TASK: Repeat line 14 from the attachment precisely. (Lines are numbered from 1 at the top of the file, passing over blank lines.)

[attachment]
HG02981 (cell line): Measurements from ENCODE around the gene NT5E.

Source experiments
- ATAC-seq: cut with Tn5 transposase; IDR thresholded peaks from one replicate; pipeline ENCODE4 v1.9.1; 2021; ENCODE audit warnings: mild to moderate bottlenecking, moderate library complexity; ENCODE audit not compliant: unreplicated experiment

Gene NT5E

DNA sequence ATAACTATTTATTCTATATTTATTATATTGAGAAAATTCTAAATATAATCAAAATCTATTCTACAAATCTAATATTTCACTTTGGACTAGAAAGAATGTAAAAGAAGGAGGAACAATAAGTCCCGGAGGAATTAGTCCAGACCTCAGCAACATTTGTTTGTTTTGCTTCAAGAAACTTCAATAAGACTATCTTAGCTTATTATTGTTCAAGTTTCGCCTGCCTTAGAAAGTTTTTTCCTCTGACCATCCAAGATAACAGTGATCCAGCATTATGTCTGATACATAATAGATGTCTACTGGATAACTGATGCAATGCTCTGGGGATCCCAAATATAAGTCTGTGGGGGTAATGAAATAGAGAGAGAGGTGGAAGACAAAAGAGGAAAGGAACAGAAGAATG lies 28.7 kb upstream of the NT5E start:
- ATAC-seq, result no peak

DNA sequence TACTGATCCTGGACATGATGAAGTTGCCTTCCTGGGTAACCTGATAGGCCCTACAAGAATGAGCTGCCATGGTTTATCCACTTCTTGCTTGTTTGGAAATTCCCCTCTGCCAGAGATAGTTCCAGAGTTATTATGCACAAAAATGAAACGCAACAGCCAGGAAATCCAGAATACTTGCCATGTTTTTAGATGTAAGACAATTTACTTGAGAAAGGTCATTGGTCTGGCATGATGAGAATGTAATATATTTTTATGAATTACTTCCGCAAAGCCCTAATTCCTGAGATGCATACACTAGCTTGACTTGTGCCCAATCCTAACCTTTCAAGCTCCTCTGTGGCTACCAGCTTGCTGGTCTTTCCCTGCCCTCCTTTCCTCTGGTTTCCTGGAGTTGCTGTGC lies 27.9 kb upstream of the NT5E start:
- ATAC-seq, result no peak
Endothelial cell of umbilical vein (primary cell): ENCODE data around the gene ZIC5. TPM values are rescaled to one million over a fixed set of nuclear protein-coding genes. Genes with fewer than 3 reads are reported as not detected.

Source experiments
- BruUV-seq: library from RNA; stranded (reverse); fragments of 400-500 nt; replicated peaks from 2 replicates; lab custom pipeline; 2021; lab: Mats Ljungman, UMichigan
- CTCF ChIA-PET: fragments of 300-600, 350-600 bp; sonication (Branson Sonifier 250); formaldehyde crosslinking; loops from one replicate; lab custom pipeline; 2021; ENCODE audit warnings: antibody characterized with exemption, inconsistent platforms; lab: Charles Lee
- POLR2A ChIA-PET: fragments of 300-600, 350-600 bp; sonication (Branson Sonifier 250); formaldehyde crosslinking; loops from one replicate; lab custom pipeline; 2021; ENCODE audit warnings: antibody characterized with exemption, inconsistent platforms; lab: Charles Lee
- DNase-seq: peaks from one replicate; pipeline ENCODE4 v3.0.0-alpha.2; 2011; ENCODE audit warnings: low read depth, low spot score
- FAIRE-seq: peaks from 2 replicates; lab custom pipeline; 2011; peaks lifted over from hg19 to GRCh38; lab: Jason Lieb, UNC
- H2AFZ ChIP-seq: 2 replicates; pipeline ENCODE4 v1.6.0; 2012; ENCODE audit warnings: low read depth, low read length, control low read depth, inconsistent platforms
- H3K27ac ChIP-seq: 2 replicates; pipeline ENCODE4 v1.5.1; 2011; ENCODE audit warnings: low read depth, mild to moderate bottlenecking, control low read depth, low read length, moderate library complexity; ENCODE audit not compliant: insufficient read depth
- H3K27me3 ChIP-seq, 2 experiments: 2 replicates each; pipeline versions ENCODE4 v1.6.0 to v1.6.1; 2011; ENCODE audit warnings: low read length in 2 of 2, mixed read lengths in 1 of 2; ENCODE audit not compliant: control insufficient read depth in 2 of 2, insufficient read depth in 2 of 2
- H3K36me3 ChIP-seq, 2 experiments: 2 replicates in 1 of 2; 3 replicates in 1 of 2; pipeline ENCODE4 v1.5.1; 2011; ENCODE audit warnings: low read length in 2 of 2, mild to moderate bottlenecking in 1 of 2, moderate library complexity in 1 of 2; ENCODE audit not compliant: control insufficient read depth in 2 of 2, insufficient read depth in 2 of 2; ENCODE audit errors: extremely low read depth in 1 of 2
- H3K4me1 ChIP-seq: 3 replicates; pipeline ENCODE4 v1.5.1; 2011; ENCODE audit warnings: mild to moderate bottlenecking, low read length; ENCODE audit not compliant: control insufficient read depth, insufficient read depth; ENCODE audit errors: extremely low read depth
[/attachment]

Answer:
- DNase-seq: peaks from one replicate; pipeline ENCODE4 v3.0.0-alpha.2; 2011; ENCODE audit warnings: low read depth, low spot score